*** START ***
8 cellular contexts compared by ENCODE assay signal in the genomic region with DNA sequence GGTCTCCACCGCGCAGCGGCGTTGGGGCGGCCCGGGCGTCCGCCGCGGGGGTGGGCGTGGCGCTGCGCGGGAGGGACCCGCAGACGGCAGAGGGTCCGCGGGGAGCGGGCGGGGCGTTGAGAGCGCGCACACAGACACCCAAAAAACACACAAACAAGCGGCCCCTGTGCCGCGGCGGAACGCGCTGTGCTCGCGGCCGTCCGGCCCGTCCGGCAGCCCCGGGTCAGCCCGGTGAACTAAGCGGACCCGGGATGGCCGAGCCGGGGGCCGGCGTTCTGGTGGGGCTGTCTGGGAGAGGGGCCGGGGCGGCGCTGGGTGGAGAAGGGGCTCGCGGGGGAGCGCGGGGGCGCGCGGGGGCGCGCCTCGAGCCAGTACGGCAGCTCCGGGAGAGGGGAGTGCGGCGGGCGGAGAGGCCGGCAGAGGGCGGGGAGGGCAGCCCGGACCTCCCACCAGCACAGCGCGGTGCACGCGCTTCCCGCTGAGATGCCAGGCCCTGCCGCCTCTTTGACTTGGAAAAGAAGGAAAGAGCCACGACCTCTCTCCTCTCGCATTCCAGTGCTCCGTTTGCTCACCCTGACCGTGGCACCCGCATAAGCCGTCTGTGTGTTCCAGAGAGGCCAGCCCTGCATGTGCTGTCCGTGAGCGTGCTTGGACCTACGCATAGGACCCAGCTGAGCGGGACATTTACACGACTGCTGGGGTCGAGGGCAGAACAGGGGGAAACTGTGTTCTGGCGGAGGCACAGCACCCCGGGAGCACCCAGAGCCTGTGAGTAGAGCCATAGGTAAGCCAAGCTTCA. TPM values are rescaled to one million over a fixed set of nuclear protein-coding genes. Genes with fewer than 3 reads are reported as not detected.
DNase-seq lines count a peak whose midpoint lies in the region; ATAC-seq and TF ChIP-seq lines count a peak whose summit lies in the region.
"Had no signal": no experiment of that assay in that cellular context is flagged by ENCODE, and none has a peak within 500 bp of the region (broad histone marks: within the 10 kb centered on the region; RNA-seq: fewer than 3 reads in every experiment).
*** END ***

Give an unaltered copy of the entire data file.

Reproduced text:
8 cellular contexts compared by ENCODE assay signal in the genomic region with DNA sequence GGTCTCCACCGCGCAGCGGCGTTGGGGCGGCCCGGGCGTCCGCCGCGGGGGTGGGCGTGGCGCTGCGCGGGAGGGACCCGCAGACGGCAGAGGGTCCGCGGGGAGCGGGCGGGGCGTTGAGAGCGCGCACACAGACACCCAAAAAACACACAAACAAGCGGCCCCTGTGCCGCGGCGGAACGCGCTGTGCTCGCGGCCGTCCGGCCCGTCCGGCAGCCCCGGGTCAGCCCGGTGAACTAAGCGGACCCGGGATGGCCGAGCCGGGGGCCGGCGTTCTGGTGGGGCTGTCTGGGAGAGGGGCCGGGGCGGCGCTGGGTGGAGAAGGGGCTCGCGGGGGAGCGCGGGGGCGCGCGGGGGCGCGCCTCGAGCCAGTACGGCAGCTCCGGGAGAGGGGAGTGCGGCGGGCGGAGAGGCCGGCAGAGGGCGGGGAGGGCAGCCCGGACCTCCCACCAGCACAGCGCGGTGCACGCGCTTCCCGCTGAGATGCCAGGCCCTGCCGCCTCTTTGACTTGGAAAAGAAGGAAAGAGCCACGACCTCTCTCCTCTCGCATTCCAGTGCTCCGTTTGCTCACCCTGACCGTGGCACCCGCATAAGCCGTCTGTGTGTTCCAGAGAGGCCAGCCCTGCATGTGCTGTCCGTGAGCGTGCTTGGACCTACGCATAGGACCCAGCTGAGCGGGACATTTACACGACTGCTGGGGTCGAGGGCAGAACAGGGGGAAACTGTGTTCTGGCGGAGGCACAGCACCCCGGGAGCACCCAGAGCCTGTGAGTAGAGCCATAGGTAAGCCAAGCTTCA. TPM values are rescaled to one million over a fixed set of nuclear protein-coding genes. Genes with fewer than 3 reads are reported as not detected.
DNase-seq lines count a peak whose midpoint lies in the region; ATAC-seq and TF ChIP-seq lines count a peak whose summit lies in the region.
"Had no signal": no experiment of that assay in that cellular context is flagged by ENCODE, and none has a peak within 500 bp of the region (broad histone marks: within the 10 kb centered on the region; RNA-seq: fewer than 3 reads in every experiment).